Worth A Look: 44.44%
Pretty Bad: 8.64%
Total Crap: 0%
9 reviews, 27 user ratings
by Stephen Groenewegen
There’s a couple of accomplished scenes in the American independent feature The Woodsman that mark first-timer Nicole Kassell as a director to watch.In one, Walter (Kevin Bacon) responds to questioning from his state-assigned therapist. He talks, with tears welling in his eyes, about the pleasure he received from smelling his younger sister’s hair when he was six. In the film’s tensest scene, Walter stares down temptation in the form of an 11 year-old girl (Hannah Pilkes) who is bird watching on a park bench.
"Who’s afraid of the big bad wolf?"
Walter is on supervised parole after spending 12 years in prison for “molesting little girls” between the ages of 10 and 12. Ironically, his sparse apartment looks onto the playground of the local grade school. This isn’t Walter’s choice – he’s trying to stay out of trouble’s way – but no other landlord would take him. His brother-in-law (Benjamin Bratt) is the only family member who’ll speak to him, and he keeps to himself at his new job at the lumberyard. Walter’s encounter with two contrasting people sees the start of change in his life. Tough-as-nails forklift driver Vickie (Kyra Sedgwick) invites herself into his bed, and Sergeant Lucas (Mos Def) starts harassing him at his home.
Kassell co-wrote The Woodsman with Steven Fechter, based on his play. Walter’s apartment must have been the main set on stage, because advancement of the plot frequently relies on someone knocking at Walter’s door. Bacon executive produced and his understated performance is the centrepiece of the film.
Thin-lipped and unsmiling, with clenched jaw and hands permanently in pockets, he keeps his eyes averted when he walks the streets. Walter doesn’t look at home anywhere, least of all in his bland apartment. “When will I be normal?” he demands of his therapist in deep, gravelled tones. It’s a twitchy, buttoned-down performance, and I initially feared the worst – that The Woodsman would take sober glee in punishing its audience with a monotonously heavy approach to a difficult issue.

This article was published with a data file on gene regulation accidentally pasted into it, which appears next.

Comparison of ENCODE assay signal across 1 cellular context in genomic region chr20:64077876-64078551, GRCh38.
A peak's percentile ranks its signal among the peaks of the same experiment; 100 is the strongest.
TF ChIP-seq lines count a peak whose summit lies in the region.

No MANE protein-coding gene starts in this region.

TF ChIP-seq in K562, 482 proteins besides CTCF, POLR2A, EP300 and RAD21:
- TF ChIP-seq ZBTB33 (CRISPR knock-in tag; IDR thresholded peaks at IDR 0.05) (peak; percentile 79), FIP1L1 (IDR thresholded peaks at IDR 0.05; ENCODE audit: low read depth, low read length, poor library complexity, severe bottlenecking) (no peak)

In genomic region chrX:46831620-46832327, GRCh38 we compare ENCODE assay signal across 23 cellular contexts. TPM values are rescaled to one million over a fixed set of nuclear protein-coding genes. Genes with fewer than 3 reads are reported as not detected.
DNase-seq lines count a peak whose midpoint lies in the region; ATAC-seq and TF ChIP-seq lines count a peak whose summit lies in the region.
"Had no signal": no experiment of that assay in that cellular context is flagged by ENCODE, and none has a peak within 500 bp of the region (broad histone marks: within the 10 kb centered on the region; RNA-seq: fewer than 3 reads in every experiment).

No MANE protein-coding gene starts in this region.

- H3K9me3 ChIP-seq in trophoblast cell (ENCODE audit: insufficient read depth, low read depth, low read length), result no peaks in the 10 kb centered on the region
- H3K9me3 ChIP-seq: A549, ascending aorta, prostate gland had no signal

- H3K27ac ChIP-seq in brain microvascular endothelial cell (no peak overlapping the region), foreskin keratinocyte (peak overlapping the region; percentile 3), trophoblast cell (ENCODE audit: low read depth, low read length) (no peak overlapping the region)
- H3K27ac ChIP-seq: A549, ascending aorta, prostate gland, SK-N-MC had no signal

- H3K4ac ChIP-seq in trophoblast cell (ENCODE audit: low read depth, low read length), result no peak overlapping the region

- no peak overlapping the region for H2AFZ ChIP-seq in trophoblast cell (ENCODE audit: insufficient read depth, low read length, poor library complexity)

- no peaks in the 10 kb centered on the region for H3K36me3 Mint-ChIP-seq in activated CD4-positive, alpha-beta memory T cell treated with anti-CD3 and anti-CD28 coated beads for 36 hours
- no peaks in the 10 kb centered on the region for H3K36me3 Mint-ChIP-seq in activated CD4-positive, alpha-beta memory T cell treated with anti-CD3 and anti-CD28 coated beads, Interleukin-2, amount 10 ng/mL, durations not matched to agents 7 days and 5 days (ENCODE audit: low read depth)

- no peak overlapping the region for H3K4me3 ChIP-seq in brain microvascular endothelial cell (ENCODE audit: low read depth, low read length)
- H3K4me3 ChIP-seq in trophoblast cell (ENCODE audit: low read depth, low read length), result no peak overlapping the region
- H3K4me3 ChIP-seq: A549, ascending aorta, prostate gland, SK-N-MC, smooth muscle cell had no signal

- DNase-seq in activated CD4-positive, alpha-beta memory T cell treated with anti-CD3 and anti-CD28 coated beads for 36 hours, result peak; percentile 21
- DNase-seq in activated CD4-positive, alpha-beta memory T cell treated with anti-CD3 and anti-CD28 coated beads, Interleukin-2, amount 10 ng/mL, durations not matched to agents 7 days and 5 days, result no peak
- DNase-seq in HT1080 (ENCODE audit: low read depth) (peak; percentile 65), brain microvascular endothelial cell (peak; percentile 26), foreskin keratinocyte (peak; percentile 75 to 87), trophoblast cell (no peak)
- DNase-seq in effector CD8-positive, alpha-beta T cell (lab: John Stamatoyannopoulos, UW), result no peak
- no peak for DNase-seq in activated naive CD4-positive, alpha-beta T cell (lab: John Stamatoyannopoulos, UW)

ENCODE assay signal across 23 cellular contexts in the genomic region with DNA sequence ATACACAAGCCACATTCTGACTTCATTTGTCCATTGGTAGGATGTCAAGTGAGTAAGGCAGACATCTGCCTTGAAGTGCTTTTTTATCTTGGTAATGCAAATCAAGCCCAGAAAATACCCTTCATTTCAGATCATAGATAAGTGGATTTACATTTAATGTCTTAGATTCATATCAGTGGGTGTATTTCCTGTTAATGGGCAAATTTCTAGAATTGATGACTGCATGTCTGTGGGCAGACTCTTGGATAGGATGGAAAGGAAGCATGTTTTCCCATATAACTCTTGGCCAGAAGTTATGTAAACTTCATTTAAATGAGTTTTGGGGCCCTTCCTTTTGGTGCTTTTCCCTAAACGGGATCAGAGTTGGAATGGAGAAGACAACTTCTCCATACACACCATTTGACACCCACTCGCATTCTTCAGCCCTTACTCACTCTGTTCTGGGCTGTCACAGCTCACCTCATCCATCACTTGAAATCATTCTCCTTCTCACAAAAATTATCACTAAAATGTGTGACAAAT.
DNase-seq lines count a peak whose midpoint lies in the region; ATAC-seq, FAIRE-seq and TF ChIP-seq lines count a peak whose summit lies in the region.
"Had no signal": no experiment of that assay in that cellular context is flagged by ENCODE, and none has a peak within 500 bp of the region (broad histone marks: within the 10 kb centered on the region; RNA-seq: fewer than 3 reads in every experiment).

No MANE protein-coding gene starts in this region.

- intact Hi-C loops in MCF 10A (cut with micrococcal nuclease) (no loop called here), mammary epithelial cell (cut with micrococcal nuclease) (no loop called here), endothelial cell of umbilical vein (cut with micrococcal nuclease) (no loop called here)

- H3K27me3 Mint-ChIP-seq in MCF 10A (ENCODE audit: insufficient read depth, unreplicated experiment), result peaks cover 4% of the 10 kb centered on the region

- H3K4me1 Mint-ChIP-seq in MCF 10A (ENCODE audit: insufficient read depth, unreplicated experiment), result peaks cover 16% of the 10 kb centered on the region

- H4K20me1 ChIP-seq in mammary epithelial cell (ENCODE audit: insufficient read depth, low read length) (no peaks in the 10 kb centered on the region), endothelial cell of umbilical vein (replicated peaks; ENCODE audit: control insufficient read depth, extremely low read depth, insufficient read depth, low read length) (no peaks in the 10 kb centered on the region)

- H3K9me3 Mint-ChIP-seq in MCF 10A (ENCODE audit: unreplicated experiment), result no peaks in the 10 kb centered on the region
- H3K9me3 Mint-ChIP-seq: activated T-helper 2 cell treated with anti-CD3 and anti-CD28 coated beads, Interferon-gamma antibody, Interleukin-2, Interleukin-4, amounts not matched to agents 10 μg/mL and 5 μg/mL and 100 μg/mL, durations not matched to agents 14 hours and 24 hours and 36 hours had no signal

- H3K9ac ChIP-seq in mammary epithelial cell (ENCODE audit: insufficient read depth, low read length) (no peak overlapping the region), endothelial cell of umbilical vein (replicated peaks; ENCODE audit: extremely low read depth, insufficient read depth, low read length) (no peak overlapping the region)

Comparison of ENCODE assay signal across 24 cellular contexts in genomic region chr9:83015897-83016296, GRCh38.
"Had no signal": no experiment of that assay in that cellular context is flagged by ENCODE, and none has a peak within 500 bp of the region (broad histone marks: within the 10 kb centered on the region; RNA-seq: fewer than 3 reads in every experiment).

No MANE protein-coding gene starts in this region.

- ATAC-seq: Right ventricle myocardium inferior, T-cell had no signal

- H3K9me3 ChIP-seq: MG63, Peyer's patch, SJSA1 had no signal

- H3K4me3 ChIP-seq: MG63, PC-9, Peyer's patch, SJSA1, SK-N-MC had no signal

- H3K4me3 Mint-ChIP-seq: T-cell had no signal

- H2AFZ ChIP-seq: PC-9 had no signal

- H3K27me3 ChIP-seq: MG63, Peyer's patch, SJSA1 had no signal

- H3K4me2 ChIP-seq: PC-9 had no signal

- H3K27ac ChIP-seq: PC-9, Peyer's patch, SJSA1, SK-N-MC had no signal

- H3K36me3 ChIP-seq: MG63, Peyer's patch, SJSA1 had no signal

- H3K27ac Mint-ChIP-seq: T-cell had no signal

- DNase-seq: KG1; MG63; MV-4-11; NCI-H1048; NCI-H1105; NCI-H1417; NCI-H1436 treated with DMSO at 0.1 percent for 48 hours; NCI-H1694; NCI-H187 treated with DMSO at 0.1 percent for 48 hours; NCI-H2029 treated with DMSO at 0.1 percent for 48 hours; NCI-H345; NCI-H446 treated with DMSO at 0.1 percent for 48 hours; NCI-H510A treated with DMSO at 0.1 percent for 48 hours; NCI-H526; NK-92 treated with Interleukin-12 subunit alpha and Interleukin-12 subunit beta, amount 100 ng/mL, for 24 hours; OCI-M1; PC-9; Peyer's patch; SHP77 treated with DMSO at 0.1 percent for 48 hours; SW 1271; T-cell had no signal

Instead, the film is low-key rather than downbeat. Thankfully, there is sufficient variation in Bacon’s features to preclude a one-note performance – we witness clearly how Walter is transformed by the people he encounters. Benjamin Bratt seemed too starry to be playing Walter’s brother-in-law, but there’s fine naturalistic support from Sedgwick (Bacon’s real-life partner), Def and Eve as a secretary at the lumberyard.The title comes from Little Red Riding Hood and some blatantly obvious symbolism comes close to spoiling the delicacy of the afore-mentioned park scene. You may find elements of The Woodsman confronting or disturbing. Ultimately, Kassell is telling a simple human story that prompts you to look into the eyes of a person that society would rather see locked away forever.
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originally posted: 06/16/04 12:00:16
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